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Tom Seaver: 1967 Rookie of the Year and All-Star Closer

Harold FriendChief Writer IFebruary 14, 2012

It was another indication that the New York Mets were being transformed from lovable losers into feared winners.

Oh, the 1967 Mets lost 101 games, but there were signs. One was that Tom Seaver was voted the National League Rookie of the Year.

Seaver never was a rookie. Yes, it was his first year in the majors, but Seaver pitched as though he had been in the National League all his life.

Remember when another great pitcher, David Cone held onto the ball while arguing with first base umpire Charlie Williams in a game against the Atlanta Braves in 1990 while two runners scored?

Tom Seaver never lost his cool.

No Mets player had ever won an official postseason award until Seaver. He became the first player on a last place team to become the National League Rookie of the Year.

The fact that Seaver set club records with 16 wins, 18 complete games, 170 strikeouts and a 2.76 ERA merely illustrates the historical futility of the Mets.

Seaver was on the 1967 All-Star team. He entered the game in the 15th inning after the National League scored a go-ahead run in the top of the inning.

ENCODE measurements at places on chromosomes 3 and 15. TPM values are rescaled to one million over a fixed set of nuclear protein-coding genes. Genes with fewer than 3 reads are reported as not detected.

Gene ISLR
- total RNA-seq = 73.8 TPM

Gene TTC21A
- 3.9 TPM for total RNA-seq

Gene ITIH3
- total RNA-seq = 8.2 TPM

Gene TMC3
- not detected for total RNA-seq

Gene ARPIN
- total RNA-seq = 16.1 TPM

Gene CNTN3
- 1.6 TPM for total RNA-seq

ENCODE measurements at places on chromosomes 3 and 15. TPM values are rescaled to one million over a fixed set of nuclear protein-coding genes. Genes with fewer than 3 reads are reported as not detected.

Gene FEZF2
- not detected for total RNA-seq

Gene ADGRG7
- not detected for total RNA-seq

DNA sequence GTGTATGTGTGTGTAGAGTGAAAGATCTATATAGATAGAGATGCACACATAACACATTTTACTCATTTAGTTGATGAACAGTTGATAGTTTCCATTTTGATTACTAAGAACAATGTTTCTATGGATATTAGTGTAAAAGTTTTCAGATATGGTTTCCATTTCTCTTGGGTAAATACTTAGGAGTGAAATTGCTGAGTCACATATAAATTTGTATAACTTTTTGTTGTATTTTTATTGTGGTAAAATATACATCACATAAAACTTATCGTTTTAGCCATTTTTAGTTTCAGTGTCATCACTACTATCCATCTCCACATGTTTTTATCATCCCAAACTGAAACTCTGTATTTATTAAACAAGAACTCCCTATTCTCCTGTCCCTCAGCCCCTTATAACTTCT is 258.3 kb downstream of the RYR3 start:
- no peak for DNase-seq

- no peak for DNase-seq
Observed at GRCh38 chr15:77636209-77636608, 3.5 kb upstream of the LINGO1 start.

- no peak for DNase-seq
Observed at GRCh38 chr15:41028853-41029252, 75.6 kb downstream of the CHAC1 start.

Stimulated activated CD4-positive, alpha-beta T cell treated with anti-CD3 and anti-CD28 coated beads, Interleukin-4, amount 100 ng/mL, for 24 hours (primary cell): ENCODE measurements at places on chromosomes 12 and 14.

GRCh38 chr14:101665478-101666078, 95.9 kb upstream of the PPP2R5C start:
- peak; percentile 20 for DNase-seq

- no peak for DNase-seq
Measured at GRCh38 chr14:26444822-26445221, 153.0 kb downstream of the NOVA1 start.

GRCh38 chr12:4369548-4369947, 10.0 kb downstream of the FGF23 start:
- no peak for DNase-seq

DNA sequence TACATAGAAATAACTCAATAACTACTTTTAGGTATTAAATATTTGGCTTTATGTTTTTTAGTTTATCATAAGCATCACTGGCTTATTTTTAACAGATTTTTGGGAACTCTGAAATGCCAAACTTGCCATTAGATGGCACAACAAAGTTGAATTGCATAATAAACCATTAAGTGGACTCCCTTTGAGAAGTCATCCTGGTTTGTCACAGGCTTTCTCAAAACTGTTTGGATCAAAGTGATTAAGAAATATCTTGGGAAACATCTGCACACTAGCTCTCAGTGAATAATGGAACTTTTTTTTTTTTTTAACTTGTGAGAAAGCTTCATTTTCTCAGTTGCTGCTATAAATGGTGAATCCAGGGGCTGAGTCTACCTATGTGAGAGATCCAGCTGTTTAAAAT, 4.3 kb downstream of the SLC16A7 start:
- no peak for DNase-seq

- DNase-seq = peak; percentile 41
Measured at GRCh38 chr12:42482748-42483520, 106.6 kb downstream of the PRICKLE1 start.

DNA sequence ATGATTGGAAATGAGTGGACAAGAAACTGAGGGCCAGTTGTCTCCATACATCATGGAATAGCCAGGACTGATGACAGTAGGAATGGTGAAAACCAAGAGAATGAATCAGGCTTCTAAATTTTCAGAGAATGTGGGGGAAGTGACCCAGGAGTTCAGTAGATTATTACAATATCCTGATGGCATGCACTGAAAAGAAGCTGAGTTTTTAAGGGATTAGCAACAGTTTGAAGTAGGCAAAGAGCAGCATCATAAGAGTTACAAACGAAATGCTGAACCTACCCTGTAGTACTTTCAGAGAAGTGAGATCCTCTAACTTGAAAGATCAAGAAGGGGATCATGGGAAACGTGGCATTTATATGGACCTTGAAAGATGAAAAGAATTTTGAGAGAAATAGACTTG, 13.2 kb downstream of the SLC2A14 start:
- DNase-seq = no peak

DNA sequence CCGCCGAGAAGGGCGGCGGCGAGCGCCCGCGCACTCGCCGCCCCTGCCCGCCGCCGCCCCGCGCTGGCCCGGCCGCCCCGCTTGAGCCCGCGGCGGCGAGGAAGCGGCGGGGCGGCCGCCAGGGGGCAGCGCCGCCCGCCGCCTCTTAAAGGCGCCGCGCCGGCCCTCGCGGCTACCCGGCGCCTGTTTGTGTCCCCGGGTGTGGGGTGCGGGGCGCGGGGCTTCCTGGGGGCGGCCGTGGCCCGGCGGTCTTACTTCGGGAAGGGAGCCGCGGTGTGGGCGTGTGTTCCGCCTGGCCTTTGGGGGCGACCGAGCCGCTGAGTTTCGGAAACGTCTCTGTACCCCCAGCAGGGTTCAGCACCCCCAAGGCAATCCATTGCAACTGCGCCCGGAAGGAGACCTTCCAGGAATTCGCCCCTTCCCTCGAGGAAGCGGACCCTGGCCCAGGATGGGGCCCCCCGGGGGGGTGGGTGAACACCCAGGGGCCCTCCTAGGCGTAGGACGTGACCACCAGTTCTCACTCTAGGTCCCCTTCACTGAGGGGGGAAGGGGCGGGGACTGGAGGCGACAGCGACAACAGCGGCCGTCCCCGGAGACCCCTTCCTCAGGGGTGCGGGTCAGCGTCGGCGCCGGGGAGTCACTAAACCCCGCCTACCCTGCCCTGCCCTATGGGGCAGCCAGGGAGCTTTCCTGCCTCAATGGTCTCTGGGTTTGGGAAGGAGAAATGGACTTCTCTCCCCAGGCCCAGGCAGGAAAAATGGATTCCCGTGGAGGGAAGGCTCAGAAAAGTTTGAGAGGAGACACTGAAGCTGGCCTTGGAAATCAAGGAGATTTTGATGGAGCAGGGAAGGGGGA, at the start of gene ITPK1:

Seaver retired Tony Conigliaro on a fly ball to left fielder Hank Aaron, walked Carl Yastrzemski; induced Bill Freehan to hit a harmless fly ball to center field that Willie Mays put away for the second out and then struck on Ken Berry to end the game.

 

Being voted Rookie of the Year meant more to Seaver than being an All-Star.

From his Manhattan Beach home in California, Seaver expressed his feelings .

"This is a bigger thrill to me than being named to the All-Star team. You only get one chance to be Rookie of the Year. If you're good you can make the All-Star team several times in your career."

Many fans in Chicago and Baltimore, even today, claim that the 1969 Mets were lucky. I saw almost every game the Mets played that season. They were good.

The fans that should complain are those that root for the Atlanta Braves. In a college draft, the Braves obtained Seaver and signed him for $40,000 in Feb. 1966. Commissioner Eckert declared the signing violated the college rule.

A special drawing, involving the Philadelphia Phillies, the Cleveland Indians and the Mets was held in Apr. 1966. The rest is history.

One final note. The Mets faced the Braves in the 1969 playoffs and swept them. How would history have changed if the Braves, not the Mets, had Seaver?

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